New European fundraising and IPO rules take the scissors to red tape

 
Oliver Gill
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Fundraising regulations have been cut (Source: Getty)

Firms eyeing a listing on the main market or those looking at raising extra capital will face less red tape under new European rules that come into force later this month.

Last Friday, European authorities increased the level at which firms listed on the main market must produce a prospectus for raising fresh equity from 10 per cent to 20 per cent of their market capitalisation. There is no such requirement on Aim-quoted firms.

The rules are to be enforced across Europe from 20 July. They follow a consultation by the Financial Conduct Authority (FCA) in March.

Read more: European investment regulation could hit jobs and profits

With the average prospectus costing around £500,000, Association of Investment Companies public affairs director Guy Rainbird said of the move: “This is particularly helpful for smaller companies seeking to raise money without the cost and administrative slog of preparing a disclosure which many investors do not read or find particularly useful.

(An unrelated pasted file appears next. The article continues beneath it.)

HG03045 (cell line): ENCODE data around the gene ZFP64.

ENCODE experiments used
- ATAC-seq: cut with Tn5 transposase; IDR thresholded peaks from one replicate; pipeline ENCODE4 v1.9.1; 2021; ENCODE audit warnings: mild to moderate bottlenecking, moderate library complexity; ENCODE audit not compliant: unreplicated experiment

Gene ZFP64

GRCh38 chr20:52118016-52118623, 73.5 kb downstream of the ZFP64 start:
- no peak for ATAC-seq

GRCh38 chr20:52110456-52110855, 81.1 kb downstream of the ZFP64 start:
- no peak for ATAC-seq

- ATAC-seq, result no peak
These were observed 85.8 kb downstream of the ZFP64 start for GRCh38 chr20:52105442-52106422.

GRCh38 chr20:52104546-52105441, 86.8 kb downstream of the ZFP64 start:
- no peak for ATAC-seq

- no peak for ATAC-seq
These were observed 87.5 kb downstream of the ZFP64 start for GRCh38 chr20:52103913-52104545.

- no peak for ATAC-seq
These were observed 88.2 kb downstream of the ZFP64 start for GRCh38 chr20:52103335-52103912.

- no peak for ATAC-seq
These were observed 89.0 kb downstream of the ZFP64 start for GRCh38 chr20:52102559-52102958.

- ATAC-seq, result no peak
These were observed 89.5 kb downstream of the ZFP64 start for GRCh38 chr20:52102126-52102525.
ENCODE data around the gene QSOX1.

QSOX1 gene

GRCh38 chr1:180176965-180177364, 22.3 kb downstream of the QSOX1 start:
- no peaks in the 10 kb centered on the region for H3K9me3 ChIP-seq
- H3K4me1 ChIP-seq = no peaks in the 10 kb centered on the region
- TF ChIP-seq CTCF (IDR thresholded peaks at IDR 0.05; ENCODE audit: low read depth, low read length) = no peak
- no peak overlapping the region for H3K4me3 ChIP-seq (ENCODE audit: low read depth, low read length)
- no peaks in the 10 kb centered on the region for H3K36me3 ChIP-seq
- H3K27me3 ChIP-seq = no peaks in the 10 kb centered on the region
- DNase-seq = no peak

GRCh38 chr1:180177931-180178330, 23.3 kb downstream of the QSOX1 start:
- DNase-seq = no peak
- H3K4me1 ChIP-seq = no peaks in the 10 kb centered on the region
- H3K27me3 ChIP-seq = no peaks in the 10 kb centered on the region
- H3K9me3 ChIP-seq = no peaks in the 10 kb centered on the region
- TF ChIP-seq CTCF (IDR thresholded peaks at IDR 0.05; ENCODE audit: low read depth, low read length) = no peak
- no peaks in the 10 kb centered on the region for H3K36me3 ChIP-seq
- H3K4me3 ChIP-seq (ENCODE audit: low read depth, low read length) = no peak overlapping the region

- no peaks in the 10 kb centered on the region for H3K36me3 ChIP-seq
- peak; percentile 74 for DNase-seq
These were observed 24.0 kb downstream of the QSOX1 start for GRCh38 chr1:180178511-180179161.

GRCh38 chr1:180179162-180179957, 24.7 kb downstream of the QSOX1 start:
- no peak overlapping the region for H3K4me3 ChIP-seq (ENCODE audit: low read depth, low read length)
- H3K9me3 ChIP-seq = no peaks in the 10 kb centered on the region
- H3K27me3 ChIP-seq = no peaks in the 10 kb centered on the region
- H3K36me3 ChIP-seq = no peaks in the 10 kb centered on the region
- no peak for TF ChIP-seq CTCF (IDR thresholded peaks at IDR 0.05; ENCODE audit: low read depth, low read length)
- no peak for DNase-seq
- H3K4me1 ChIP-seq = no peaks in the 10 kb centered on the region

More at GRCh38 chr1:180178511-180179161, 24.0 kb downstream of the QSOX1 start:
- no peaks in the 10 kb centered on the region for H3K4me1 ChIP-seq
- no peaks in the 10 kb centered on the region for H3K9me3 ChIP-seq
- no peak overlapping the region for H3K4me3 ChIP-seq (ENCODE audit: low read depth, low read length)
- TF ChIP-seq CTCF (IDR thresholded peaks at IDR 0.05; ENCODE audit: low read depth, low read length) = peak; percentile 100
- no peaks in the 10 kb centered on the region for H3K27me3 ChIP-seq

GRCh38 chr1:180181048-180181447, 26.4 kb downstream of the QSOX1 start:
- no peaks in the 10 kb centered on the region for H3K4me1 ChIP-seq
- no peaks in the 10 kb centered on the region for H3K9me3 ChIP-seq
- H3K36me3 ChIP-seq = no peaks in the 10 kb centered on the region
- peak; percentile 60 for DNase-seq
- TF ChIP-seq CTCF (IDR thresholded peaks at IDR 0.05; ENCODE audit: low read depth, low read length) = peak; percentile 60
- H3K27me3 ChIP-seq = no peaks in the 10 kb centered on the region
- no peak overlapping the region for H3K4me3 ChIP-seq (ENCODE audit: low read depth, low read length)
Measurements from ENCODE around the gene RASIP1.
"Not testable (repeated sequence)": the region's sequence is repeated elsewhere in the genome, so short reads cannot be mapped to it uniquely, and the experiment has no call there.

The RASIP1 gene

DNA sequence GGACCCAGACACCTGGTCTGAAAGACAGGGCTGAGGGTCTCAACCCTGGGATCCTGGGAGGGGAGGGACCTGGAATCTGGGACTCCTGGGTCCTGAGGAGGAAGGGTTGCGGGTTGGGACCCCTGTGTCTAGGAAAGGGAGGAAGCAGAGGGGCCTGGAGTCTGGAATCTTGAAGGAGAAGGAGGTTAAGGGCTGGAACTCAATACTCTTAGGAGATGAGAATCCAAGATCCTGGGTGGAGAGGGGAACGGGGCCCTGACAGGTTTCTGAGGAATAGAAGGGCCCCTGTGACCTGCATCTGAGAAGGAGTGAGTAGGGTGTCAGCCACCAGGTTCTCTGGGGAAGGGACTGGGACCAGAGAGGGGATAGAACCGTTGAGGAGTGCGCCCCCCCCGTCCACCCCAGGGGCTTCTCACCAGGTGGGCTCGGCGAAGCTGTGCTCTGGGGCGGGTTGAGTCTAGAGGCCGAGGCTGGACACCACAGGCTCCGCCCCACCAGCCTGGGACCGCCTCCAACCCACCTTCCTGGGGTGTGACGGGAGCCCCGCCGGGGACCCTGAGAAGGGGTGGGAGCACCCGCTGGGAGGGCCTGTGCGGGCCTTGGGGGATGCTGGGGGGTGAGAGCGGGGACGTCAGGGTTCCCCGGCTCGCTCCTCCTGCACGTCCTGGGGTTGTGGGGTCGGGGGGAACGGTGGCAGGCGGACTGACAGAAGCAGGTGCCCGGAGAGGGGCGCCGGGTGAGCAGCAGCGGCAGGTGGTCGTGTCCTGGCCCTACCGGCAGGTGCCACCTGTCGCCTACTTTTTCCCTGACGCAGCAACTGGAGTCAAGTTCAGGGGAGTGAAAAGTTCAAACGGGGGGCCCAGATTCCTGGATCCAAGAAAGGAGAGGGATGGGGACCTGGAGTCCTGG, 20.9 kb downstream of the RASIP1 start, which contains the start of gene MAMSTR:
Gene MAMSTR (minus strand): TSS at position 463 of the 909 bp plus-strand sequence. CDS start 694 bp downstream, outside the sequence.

“At the same time, shareholders in the company retain control of whether or not it is able to issue further shares. It will still be incumbent on boards to explain why their proposal to raise funds deserves shareholder support.”

Read more: London leads Europe in cross-border floats as global IPO market rebounds

However, Hargreaves Lansdown senior analyst Laith Khalaf said the level transparency would “not be materially different as the firms are already a regulated entity”.

Meanwhile, the changes will “level the playing field” between the Alternative Investment Market (Aim) and the main London market, according to Memery Crystal corporate partner Kieran Stone.

He said: “For many businesses looking to initial public offering, with a specific focus on regular fundraising over the next few years, this is a game changer.

“This regulation markedly closes the gap between AIM and the main market, making the latter a far more interesting proposition to a wider selection of companies.”

Dan Simons, a partner at law firm Hogan Lovells said the changes “must be in everybody's interests other than advisers because they're not getting paid".

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